Tropic Sprockets by Ian Brockway
There have been many Holocaust films. Some are dramas. Far fewer of them are thrillers that must tread a delicate line between suspense and drama, careful not to fall into the realm of adventure or melodrama too quickly as to seem far fetched or cloying. Fortunately, most have been well done with care and detail. Last year's "Phoenix" belongs in this category, as does the wonderful "Son of Saul", a masterpiece that is as much about the legacy of Franz Kafka as it is about the morally abhorrent Nazis.
As fate would have it, his next door neighbor in the nursing home is a frail man with an oxygen tank by the name of Max (Martin Landau.) The two are best friends as they have managed to survive war, not to mention the concentration camp. Max asks Zev, if he has remembered the promise that he had made to his wife, specifically to avenge his family's murderers at the hands of the SS. Zev recalls nothing concrete but retains an inkling. Max then gives the man a letter which corroborates the pact that Zev made to Max and his own wife, Ruth.
The letter says that he must kill the Blockführer, whose name is Rudy Kurlander. As there are four Kurlanders, however, there is no way of knowing which man is the one responsible. The story draws us in superbly, mainly due to giving us an alternate vision to the usual "hitman" or revenge narrative where all is under the assassin's confident control. Zev knows little about guns. His hands tremble and he is frequently sweaty and spent. Instead of hanging out in fancy cafes or Mediterranean resorts, his stalking grounds are nursing homes, hospitals and desolate porches. The film gives a slight but telling glimpse of the way stations known as convalescent centers and the fluorescent boredoms that dwell within.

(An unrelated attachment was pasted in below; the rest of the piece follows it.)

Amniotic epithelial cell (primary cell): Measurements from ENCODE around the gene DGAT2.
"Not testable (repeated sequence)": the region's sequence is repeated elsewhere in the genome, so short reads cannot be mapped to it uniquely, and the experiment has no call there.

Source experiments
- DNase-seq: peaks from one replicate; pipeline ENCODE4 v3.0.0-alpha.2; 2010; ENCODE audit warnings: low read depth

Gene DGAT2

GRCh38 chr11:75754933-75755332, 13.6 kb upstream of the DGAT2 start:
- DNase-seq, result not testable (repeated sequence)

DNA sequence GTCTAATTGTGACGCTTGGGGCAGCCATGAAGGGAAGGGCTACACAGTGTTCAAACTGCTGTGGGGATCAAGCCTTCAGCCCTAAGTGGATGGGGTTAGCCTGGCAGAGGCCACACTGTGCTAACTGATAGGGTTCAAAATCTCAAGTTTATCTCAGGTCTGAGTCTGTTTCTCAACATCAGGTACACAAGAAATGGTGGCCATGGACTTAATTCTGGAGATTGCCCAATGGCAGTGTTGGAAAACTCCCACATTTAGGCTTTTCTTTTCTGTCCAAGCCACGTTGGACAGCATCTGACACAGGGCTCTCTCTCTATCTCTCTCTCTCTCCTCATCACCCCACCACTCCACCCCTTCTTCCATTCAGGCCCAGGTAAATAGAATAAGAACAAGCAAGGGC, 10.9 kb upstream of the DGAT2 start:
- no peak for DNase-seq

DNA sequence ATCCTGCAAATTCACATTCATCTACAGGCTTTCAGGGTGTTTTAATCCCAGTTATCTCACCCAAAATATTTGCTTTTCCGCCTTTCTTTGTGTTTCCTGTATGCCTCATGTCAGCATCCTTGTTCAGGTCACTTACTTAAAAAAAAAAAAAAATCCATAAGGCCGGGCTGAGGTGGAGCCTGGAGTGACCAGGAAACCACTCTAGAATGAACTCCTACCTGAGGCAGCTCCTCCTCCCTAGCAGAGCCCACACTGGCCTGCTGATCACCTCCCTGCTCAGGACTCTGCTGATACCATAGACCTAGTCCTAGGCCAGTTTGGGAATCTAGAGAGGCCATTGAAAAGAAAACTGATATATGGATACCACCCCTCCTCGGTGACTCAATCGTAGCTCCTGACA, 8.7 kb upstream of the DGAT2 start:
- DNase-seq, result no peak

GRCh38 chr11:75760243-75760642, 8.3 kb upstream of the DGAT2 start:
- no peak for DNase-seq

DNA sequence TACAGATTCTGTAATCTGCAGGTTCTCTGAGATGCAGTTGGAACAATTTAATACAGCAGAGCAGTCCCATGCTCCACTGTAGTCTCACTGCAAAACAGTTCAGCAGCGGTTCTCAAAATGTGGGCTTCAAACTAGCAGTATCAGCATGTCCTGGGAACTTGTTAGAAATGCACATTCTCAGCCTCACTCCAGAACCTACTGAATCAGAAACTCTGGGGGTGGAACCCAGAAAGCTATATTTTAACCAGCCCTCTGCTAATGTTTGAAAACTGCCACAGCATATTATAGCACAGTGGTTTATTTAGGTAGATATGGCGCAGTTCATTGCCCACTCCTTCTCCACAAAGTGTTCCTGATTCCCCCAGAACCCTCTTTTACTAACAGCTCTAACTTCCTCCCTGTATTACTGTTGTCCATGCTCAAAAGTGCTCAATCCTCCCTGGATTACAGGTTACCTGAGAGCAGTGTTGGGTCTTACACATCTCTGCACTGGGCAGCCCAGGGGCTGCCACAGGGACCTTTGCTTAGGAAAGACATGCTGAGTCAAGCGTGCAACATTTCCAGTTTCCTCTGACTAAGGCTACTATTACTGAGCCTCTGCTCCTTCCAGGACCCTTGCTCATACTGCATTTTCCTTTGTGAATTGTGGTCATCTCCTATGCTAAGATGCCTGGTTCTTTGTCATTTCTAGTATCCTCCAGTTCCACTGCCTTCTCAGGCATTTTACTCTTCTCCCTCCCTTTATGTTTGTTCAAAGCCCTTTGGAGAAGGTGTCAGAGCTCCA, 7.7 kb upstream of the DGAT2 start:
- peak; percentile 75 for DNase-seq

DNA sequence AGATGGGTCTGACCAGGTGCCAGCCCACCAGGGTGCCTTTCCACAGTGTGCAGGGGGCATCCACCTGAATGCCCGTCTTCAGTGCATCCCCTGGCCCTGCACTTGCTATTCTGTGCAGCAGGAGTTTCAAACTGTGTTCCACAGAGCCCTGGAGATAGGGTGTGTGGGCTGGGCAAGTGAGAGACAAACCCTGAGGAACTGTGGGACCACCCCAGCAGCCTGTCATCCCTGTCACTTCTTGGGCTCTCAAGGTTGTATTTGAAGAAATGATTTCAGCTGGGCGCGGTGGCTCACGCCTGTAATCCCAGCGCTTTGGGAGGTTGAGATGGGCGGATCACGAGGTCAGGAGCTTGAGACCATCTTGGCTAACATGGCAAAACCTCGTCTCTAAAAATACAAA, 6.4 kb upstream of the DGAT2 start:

Though the film gives a nod to "Memento," while giving a strong tribute to Franklin J. Schaffner's "The Boys from Brazil" in its condition of men hell bent on revenge (coupled with the frequent appearance of actor Bruno Ganz yet again), the film is closer to Jonathan Demme's "Something Wild" for its glib and acidic detail in its characters.
Each time Zev comes to see a possible "Kurlander," the person is usually infirm, struggling or near death, thereby undermining the potency or value of justice.
Like Demme as well, are the scenes featuring the flippant and wisecracking gun dealer, the nonchalant cop, and the rabid, nazi-sympathizer sherriff (Dean Norris) who is as visceral and scary as Ray Liotta. Juxtaposed against each weird, but authentic character, the passive landscapes of Reno and Boise hold still and waits.
To add to our confusion, "Remember" teases our concepts of what is right and wrong. When one sees a man in a hospital bed, on an i.v., he or she may wonder if it is ever possible to forgive under such circumstances. With each visitation, one is played and put to the test: what does this house contain, a rosy faced innocent woman or a dour and unrepentant officer?
At first, it appears that the one singular and shocking sight in "Remember" is a tell tale swastika against a bare wall.
Don't move and take caution with the last percussive shot.
Write Ian at firstname.lastname@example.org